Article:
The Scary C. Difficile Bacterial Infection Is More Common Than You Thought

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Researchers at the Centers for Disease Control and Prevention are investigating a deadly bacteria that may be found in your doctor's or dentist's office. According to the CDC, the potentially fatal bacteria is called C. difficile, and has typically been found in hospitals. That said, researchers believe thousands of patients have contracted the bacteria outside of hospital walls.

In a new study published on Wednesday in The New England Journal of Medicine, CDC researchers revealed that nearly 500,000 Americans were affected by C. difficile in a single year. The study, which used data from 2011, concluded that more than 15,000 deaths can be directly attributed to the bacteria, causing concern for the health agency.

CDC officials say the bacteria can be incredibly serious, with thousands of patients dying within 30 days of a diagnosis. The bacteria reportedly causes inflammation of the colon and deadly diarrhea, and the risks increase with age.

"C. difficile infections cause immense suffering and death for thousands of Americans each year," CDC director Tom Frieden said in a statement. "These infections can be prevented by improving antibiotic prescribing and by improving infection control in the healthcare system."

What's more worrisome to CDC researchers is where a majority of these C. difficile cases have been contracted. Although the bacteria was typically associated with hospitals, the new study found that while nearly 66 percent of cases were linked to health care facilities, just 24 percent of those cases occurred as a result of hospitalization. That means nearly 345,400 of the 500,000 cases studied were attributed to community-set medical locations, such as dentist offices and outpatient medical facilities.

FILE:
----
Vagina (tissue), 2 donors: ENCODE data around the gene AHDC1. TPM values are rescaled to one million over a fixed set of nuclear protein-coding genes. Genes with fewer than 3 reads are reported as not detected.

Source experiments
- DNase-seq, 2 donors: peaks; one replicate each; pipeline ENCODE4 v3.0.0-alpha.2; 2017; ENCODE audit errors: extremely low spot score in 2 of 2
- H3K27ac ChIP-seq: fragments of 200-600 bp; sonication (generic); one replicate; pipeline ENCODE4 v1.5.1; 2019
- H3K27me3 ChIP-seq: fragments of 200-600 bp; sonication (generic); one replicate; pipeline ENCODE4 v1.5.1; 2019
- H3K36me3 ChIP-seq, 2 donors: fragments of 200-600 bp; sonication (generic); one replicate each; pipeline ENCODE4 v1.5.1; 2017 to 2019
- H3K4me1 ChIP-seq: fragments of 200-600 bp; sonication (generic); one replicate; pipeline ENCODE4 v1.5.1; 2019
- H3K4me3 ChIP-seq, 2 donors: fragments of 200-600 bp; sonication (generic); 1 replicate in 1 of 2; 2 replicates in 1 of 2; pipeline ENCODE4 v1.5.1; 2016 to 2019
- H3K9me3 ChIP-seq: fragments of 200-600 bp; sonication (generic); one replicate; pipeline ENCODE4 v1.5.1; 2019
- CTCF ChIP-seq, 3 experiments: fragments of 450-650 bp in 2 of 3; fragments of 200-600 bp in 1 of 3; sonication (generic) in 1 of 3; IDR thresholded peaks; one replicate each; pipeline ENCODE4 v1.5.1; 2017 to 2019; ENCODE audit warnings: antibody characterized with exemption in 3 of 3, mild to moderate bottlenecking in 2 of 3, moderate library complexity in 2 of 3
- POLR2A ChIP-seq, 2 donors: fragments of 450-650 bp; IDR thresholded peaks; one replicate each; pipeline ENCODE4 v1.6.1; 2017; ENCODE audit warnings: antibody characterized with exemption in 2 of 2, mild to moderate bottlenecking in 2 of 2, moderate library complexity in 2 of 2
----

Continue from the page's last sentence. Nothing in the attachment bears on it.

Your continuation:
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Because of the newfound awareness of C. difficile outside hospital walls, the CDC is taking some unprecedented preventive measures. "This is really an important issue. We need to understand better how people are getting C. diff," Dr. Cliff McDonald, a medical epidemiologist at the CDC, told CNN.

CDC researchers concluded in the study that more intensive monitoring is needed to track both C. difficile and the "progress toward prevention." As many of the cases resulted from patients taking strong antibiotics in a single health care facility, the CDC plans to look into the methods of prescribing antibiotics. "In the absence of a vaccine, future efforts to prevent C. difficile will cross health care settings and focus more on appropriate antibiotic use," the researchers wrote in the study.

The agency has created a new resource for doctors, called the Core Elements of Hospital Antibiotic Stewardship Programs. Researchers also plan on combating C. difficile over the next five years under the new National Strategy to Combat Antibiotic-Resistant Bacteria program.

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